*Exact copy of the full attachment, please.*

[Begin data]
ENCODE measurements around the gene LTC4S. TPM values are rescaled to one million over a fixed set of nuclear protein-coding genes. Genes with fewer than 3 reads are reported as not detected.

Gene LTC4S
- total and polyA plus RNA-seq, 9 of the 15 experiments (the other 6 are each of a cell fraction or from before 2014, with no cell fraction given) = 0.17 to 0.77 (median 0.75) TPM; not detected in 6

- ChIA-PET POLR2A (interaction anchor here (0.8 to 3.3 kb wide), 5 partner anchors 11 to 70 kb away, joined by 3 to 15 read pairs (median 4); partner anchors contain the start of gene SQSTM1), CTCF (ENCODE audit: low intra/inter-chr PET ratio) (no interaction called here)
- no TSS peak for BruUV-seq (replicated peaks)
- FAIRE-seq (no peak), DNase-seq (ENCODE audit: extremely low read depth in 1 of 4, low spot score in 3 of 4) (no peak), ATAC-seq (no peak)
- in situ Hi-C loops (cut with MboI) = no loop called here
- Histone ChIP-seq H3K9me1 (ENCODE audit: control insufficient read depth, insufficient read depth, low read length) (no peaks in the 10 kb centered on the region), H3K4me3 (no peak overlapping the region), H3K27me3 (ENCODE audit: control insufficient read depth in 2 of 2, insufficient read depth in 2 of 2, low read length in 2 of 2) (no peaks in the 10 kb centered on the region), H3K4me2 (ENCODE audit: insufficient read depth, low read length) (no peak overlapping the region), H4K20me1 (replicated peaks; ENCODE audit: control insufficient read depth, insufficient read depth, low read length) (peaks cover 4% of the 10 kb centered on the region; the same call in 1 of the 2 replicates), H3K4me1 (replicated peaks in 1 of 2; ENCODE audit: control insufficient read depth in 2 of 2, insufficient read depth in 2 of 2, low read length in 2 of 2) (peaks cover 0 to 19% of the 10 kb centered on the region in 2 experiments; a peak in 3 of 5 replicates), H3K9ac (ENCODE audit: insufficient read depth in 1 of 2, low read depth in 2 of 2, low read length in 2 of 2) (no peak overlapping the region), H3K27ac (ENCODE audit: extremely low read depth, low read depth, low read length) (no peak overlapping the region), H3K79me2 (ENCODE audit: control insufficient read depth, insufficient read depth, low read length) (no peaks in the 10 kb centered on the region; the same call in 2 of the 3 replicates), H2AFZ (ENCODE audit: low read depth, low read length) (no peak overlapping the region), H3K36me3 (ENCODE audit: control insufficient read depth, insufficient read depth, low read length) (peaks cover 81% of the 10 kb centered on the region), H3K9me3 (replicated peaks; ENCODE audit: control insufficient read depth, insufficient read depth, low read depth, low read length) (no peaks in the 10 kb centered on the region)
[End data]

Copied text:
ENCODE measurements around the gene LTC4S. TPM values are rescaled to one million over a fixed set of nuclear protein-coding genes. Genes with fewer than 3 reads are reported as not detected.

Gene LTC4S
- total and polyA plus RNA-seq, 9 of the 15 experiments (the other 6 are each of a cell fraction or from before 2014, with no cell fraction given) = 0.17 to 0.77 (median 0.75) TPM; not detected in 6

- ChIA-PET POLR2A (interaction anchor here (0.8 to 3.3 kb wide), 5 partner anchors 11 to 70 kb away, joined by 3 to 15 read pairs (median 4); partner anchors contain the start of gene SQSTM1), CTCF (ENCODE audit: low intra/inter-chr PET ratio) (no interaction called here)
- no TSS peak for BruUV-seq (replicated peaks)
- FAIRE-seq (no peak), DNase-seq (ENCODE audit: extremely low read depth in 1 of 4, low spot score in 3 of 4) (no peak), ATAC-seq (no peak)
- in situ Hi-C loops (cut with MboI) = no loop called here
- Histone ChIP-seq H3K9me1 (ENCODE audit: control insufficient read depth, insufficient read depth, low read length) (no peaks in the 10 kb centered on the region), H3K4me3 (no peak overlapping the region), H3K27me3 (ENCODE audit: control insufficient read depth in 2 of 2, insufficient read depth in 2 of 2, low read length in 2 of 2) (no peaks in the 10 kb centered on the region), H3K4me2 (ENCODE audit: insufficient read depth, low read length) (no peak overlapping the region), H4K20me1 (replicated peaks; ENCODE audit: control insufficient read depth, insufficient read depth, low read length) (peaks cover 4% of the 10 kb centered on the region; the same call in 1 of the 2 replicates), H3K4me1 (replicated peaks in 1 of 2; ENCODE audit: control insufficient read depth in 2 of 2, insufficient read depth in 2 of 2, low read length in 2 of 2) (peaks cover 0 to 19% of the 10 kb centered on the region in 2 experiments; a peak in 3 of 5 replicates), H3K9ac (ENCODE audit: insufficient read depth in 1 of 2, low read depth in 2 of 2, low read length in 2 of 2) (no peak overlapping the region), H3K27ac (ENCODE audit: extremely low read depth, low read depth, low read length) (no peak overlapping the region), H3K79me2 (ENCODE audit: control insufficient read depth, insufficient read depth, low read length) (no peaks in the 10 kb centered on the region; the same call in 2 of the 3 replicates), H2AFZ (ENCODE audit: low read depth, low read length) (no peak overlapping the region), H3K36me3 (ENCODE audit: control insufficient read depth, insufficient read depth, low read length) (peaks cover 81% of the 10 kb centered on the region), H3K9me3 (replicated peaks; ENCODE audit: control insufficient read depth, insufficient read depth, low read depth, low read length) (no peaks in the 10 kb centered on the region)